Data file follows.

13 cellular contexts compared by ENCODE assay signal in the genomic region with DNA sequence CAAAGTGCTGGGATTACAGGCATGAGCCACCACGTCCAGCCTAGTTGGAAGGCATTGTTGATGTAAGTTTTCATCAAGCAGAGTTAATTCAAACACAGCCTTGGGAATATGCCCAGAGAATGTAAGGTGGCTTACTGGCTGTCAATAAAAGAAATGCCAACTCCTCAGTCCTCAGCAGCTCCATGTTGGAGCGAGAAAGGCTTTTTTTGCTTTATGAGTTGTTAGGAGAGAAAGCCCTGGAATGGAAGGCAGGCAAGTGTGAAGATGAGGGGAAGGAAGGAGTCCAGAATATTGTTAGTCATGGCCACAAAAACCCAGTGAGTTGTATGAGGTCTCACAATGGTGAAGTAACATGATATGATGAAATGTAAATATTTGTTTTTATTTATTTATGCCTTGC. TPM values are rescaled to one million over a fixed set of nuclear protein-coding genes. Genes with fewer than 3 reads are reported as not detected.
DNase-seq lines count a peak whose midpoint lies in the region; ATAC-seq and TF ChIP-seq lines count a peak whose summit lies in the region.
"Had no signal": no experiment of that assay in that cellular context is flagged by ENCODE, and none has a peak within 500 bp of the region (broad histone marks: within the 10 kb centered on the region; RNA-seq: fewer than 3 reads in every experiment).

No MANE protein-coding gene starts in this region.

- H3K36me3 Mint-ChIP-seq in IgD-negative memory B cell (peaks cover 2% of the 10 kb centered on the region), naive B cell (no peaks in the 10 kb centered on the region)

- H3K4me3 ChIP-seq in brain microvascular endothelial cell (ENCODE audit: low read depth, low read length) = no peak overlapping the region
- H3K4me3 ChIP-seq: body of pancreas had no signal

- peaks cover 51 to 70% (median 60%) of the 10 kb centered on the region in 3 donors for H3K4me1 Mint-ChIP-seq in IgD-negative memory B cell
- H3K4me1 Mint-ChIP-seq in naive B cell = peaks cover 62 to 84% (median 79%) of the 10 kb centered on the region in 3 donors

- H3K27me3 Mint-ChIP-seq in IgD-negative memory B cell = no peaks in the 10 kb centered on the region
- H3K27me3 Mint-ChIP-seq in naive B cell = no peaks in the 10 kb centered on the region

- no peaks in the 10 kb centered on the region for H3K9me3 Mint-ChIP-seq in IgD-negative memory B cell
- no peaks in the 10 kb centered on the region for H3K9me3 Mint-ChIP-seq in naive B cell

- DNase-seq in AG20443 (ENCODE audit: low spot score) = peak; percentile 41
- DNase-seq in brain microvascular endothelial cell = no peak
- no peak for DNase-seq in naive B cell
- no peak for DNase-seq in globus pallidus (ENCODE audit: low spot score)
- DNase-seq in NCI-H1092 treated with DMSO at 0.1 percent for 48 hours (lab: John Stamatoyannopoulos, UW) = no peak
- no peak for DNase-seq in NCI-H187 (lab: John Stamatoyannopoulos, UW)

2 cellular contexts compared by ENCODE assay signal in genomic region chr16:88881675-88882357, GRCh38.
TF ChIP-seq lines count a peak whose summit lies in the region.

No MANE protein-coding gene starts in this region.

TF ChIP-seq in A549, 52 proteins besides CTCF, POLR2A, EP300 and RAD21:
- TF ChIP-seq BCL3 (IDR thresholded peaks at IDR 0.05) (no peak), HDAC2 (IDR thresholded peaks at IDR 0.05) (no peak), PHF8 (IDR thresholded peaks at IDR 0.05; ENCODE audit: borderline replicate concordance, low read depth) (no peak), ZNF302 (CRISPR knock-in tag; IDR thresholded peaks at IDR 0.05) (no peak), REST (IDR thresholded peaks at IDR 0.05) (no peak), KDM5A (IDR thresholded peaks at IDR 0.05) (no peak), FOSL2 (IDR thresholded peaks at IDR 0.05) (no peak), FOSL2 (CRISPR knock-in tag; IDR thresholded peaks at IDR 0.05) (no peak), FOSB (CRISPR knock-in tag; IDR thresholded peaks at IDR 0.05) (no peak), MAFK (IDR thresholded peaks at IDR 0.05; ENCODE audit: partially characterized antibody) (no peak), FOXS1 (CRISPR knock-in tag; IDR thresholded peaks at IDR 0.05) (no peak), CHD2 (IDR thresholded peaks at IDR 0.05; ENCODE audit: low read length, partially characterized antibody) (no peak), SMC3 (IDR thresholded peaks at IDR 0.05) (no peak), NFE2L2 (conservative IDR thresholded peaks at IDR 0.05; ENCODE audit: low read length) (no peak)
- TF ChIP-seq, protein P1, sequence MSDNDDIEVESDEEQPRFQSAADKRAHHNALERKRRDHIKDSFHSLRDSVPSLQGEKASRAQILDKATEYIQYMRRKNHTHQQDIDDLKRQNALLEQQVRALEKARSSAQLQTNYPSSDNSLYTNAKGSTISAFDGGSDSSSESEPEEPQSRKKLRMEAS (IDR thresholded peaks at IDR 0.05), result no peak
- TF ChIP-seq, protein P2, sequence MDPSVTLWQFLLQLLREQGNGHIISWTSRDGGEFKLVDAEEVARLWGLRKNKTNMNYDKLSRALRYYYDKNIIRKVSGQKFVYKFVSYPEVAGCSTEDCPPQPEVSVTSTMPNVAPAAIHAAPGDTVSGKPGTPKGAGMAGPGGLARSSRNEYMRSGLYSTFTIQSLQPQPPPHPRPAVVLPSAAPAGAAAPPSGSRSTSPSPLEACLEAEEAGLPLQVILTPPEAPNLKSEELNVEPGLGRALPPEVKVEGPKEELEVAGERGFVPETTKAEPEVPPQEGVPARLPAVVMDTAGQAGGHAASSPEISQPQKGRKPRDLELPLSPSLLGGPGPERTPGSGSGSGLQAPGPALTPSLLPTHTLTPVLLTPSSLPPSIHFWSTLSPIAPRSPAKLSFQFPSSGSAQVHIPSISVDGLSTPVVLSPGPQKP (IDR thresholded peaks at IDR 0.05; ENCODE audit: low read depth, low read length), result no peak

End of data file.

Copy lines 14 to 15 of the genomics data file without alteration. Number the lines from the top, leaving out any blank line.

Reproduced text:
- DNase-seq in AG20443 (ENCODE audit: low spot score) = peak; percentile 41
- DNase-seq in brain microvascular endothelial cell = no peak